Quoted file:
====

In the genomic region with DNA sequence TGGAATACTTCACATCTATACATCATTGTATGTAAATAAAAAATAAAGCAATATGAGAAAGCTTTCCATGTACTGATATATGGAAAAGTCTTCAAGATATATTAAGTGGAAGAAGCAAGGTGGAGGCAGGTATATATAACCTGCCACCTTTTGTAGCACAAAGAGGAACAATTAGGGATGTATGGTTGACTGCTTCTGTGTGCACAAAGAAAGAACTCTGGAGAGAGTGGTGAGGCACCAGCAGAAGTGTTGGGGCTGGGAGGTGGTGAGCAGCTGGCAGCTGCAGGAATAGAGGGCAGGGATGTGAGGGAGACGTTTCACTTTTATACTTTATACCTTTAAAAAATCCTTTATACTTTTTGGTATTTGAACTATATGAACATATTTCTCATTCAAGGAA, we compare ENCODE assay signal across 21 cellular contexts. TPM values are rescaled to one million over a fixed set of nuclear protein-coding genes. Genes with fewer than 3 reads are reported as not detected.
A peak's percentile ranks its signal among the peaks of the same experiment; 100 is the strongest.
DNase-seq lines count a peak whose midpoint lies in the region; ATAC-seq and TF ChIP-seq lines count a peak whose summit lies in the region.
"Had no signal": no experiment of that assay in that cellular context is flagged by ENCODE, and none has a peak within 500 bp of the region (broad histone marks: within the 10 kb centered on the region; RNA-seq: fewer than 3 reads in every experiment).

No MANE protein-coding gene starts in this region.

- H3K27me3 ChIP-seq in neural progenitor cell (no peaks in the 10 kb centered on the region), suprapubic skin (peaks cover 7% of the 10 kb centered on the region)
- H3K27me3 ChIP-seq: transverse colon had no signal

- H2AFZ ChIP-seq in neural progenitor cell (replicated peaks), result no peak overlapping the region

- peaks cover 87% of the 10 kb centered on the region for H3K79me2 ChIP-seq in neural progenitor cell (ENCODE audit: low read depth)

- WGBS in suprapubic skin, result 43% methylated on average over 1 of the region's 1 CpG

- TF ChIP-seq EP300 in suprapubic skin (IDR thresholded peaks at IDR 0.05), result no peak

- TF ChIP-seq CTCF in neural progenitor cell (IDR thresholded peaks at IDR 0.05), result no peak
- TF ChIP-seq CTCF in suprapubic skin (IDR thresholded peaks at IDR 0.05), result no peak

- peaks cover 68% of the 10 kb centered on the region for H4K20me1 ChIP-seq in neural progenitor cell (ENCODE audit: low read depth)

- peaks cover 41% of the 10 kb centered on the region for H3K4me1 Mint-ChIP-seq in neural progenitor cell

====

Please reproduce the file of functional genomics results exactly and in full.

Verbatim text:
In the genomic region with DNA sequence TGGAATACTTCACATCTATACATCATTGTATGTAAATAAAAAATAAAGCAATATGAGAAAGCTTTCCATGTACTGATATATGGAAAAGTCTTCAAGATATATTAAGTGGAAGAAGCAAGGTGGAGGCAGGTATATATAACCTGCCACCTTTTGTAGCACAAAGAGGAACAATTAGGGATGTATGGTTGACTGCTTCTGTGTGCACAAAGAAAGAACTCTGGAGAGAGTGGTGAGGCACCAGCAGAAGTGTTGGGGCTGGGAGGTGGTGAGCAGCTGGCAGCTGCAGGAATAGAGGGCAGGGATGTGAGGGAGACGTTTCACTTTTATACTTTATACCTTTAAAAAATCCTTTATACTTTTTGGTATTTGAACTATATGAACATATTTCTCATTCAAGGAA, we compare ENCODE assay signal across 21 cellular contexts. TPM values are rescaled to one million over a fixed set of nuclear protein-coding genes. Genes with fewer than 3 reads are reported as not detected.
A peak's percentile ranks its signal among the peaks of the same experiment; 100 is the strongest.
DNase-seq lines count a peak whose midpoint lies in the region; ATAC-seq and TF ChIP-seq lines count a peak whose summit lies in the region.
"Had no signal": no experiment of that assay in that cellular context is flagged by ENCODE, and none has a peak within 500 bp of the region (broad histone marks: within the 10 kb centered on the region; RNA-seq: fewer than 3 reads in every experiment).

No MANE protein-coding gene starts in this region.

- H3K27me3 ChIP-seq in neural progenitor cell (no peaks in the 10 kb centered on the region), suprapubic skin (peaks cover 7% of the 10 kb centered on the region)
- H3K27me3 ChIP-seq: transverse colon had no signal

- H2AFZ ChIP-seq in neural progenitor cell (replicated peaks), result no peak overlapping the region

- peaks cover 87% of the 10 kb centered on the region for H3K79me2 ChIP-seq in neural progenitor cell (ENCODE audit: low read depth)

- WGBS in suprapubic skin, result 43% methylated on average over 1 of the region's 1 CpG

- TF ChIP-seq EP300 in suprapubic skin (IDR thresholded peaks at IDR 0.05), result no peak

- TF ChIP-seq CTCF in neural progenitor cell (IDR thresholded peaks at IDR 0.05), result no peak
- TF ChIP-seq CTCF in suprapubic skin (IDR thresholded peaks at IDR 0.05), result no peak

- peaks cover 68% of the 10 kb centered on the region for H4K20me1 ChIP-seq in neural progenitor cell (ENCODE audit: low read depth)

- peaks cover 41% of the 10 kb centered on the region for H3K4me1 Mint-ChIP-seq in neural progenitor cell